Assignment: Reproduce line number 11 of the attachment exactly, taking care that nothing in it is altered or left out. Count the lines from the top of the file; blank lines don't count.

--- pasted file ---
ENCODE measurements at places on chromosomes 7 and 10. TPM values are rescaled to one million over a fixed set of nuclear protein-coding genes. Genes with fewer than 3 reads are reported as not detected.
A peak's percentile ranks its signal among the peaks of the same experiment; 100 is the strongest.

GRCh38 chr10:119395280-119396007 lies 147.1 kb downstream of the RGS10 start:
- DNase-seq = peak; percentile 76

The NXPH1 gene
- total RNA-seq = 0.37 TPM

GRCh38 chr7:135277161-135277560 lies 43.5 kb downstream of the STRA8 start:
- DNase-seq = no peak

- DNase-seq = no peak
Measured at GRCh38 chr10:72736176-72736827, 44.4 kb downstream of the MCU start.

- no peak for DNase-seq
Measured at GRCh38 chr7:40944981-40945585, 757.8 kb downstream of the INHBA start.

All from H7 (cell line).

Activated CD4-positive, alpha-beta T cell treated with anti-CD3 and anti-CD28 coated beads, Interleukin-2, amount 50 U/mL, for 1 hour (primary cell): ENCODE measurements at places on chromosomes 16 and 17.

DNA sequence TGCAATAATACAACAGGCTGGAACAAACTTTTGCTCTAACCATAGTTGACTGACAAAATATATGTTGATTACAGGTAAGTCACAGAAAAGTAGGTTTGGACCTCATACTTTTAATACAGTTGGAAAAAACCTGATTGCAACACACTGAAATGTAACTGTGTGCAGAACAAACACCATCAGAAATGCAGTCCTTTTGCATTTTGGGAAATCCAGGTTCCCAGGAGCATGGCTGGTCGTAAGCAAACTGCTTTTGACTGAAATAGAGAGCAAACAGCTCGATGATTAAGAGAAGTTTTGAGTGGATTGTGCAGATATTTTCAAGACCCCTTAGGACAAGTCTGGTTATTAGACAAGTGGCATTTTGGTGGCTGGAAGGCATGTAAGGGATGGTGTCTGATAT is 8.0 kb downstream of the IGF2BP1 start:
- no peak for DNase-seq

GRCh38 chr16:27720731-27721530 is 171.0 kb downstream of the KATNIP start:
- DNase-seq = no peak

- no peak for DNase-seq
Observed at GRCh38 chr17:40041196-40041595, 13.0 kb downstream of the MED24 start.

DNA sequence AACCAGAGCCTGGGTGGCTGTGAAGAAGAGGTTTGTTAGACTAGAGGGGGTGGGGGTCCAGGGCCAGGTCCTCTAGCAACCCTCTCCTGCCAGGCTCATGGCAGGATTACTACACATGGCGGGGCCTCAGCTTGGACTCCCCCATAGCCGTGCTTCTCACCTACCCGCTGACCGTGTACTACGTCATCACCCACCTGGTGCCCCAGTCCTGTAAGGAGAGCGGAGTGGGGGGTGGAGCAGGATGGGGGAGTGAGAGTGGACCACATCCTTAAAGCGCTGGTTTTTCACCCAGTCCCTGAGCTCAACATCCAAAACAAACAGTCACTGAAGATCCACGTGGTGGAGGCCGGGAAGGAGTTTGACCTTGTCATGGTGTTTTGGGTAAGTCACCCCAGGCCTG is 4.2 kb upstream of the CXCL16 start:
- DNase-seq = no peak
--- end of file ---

- no peak for DNase-seq